Compliance maintained steady growth as it continued to become a more integral part for an organisation’s ability to function. This has been prevalent across the insurance sector and the general financial services sector within Hong Kong. Whilst 2018 saw a higher level of job-hopping, this has slowed significantly in 2019 with applicants looking for more stable long-term solutions.
Front-office continued downwards hiring trend whilst operations remained stable. 2019 saw a slowdown in the use of offshoring having an impact on BAU and operations functions that we saw in 2018. The front office market at the senior end has seen unrest due to the current climate with organisations taking a more conservative view on the hiring and geographical location of senior roles within HK.
The trend for reducing local headcount and moving junior staff to markets like Shanghai has still continued amongst the mainland institutions, but slowed considerably with MNCs based in HK. Relationship Managers (RMs) continue to remain in high demand from retail, corporate, and particularly, private banks. Whilst Hong Kong’s talent pool has always been small in this space, the continued demand for multilingual high-performing RMs across the market has kept salaries inflated.
It has been a challenging year for job seekers in finance and accounting, with the number of positions continuing to decrease across traditional sectors. We have continued to see rising demand for talent from non-governmental organisations (NGOs) and statutory authorities. The NGOs have consistently provided more opportunities for the sector and growth that we have seen. Following on from 2018 we have seen a challenging period for senior level candidates. Some reasons for that would be international banks moving headquarters away from Hong Kong and the unstable political environment.
We have continued to see demand within the sales and marketing sectors, specifically within the e-commerce and data lead disciplines alongside an increased demand in HR – Employee relations and contracting. Whilst FMCG and traditional retail have slowed significantly, we still saw the technology, telecommunications and professional services sectors hiring in these sectors. The e-commerce and fintech sectors are still showing growth, specifically for those that require marketing professionals, including digital marketing, data & analytics, cyber, 5G and robotics skills.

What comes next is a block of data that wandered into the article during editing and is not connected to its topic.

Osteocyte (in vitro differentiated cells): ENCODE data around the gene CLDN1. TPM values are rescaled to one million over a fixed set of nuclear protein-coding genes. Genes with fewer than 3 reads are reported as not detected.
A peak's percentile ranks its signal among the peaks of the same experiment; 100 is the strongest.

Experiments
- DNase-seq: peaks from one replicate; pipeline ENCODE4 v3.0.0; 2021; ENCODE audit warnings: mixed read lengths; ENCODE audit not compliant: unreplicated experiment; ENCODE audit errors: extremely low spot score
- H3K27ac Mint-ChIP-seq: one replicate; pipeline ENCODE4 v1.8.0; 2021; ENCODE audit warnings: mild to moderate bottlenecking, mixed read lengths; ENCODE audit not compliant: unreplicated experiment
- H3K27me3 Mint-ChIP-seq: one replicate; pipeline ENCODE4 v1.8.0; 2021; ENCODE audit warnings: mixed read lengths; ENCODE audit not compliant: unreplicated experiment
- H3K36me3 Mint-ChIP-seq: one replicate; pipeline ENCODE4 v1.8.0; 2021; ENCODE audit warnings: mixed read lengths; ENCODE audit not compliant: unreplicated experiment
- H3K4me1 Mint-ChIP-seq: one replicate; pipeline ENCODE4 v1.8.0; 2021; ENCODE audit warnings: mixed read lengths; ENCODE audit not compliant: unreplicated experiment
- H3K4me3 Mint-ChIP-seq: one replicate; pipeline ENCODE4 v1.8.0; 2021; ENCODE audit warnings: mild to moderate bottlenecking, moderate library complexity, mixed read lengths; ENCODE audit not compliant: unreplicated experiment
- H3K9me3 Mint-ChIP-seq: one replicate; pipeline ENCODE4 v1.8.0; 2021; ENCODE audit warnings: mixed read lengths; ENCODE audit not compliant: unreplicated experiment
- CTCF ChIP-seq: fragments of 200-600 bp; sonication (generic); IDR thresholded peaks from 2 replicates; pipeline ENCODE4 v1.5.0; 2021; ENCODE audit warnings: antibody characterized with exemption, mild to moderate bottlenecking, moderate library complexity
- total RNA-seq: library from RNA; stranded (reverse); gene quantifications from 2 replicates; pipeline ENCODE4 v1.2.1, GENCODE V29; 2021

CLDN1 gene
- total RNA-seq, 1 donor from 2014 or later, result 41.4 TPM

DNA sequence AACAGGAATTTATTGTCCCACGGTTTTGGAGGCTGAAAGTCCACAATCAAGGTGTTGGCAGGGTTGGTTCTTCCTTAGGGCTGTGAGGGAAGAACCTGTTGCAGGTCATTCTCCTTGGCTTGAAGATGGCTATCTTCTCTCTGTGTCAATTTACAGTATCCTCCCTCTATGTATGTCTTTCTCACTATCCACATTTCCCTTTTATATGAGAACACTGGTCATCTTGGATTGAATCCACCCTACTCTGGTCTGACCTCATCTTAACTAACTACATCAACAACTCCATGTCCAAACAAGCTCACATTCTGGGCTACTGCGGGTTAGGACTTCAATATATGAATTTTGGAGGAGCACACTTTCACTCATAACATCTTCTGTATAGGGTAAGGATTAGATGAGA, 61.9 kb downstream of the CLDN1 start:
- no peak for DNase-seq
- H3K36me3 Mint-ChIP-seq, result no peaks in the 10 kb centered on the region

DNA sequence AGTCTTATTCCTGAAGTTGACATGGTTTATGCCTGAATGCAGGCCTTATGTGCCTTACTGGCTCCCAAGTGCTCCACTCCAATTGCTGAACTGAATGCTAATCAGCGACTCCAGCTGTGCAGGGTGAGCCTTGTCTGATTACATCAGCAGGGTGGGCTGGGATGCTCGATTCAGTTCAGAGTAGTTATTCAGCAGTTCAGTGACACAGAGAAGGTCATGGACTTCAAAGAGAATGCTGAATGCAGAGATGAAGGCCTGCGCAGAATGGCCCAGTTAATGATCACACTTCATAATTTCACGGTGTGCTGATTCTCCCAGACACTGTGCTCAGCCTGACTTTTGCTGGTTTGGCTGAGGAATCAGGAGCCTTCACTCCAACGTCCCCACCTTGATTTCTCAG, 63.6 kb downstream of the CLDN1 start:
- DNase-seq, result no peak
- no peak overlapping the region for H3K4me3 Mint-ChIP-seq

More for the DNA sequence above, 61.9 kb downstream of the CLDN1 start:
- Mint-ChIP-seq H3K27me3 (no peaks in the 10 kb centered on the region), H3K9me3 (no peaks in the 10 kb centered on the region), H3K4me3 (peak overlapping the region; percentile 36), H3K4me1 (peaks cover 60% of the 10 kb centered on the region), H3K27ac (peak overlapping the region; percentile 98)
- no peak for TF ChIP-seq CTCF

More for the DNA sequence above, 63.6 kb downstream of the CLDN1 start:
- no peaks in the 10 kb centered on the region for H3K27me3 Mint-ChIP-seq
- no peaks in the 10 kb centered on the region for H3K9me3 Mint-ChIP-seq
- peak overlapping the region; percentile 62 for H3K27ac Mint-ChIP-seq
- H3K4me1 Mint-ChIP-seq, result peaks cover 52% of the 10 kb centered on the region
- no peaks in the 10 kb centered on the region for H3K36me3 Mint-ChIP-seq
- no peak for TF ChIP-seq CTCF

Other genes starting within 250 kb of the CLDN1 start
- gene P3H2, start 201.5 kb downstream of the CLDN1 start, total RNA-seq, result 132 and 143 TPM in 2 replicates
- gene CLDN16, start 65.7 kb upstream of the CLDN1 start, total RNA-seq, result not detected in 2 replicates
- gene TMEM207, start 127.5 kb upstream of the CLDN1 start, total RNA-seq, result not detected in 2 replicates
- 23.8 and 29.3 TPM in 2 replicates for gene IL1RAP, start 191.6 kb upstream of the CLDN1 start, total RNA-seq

The need for English and Simplified Chinese copywriting and content generation talent has seen a slowdown in H2 this year, largely due to the suffering FMCG and tourism sectors under the greater economic environment. Yet, professionals with strong networks, language skills and exposure to multiple geographies are still the most in demand.
Flexibility within the workforce and the drive for more female talent across banking, accounting and finance, technology and marketing and at a senior level continued to drive the agenda for organisations alongside digital transformation.
We continue to see the future of work offer multiple challenges and opportunities in providing employee benefits. We have seen continued drive from organisations around creating work-life balance and supporting well-being initiatives, specifically around mental health and employee well-being. Staff engagement and innovation around attrition and retention have been key focuses.
Whilst permanent positions have always been preferential to Hong Kong candidates, the continued demand for niche digital skills, exposure to different platforms and environments has been a core driver in the demand for contractor growth. To tackle the constantly changing needs in the commercial environments, highly skilled agile workforces delivering on a project basis were in need. We cannot deny the correlation between the increase in political instability through 2019 and the increase in the number of employers looking at more flexible solutions, as they would not like themselves potentially exposed to high headcounts and cost bases.
There has also been a notable continuation from 2018, in which both job seekers and organisations became less resistant to contracting. Hong Kong’s contracting market has seen continued growth year on year.
Insurance, digital banking and traditional financial services firms continued to embrace a model that technology businesses and start-ups are familiar with.
Employers and providers must continue to ensure they understand the regulatory changes and compliance issues that play a crucial role in the supply of contractual labour.
We still saw demand in 2019 outstripping supply for talent with organisations exploring outsourcing and project services solutions as well as expanding their searches into other markets to source high-quality talent.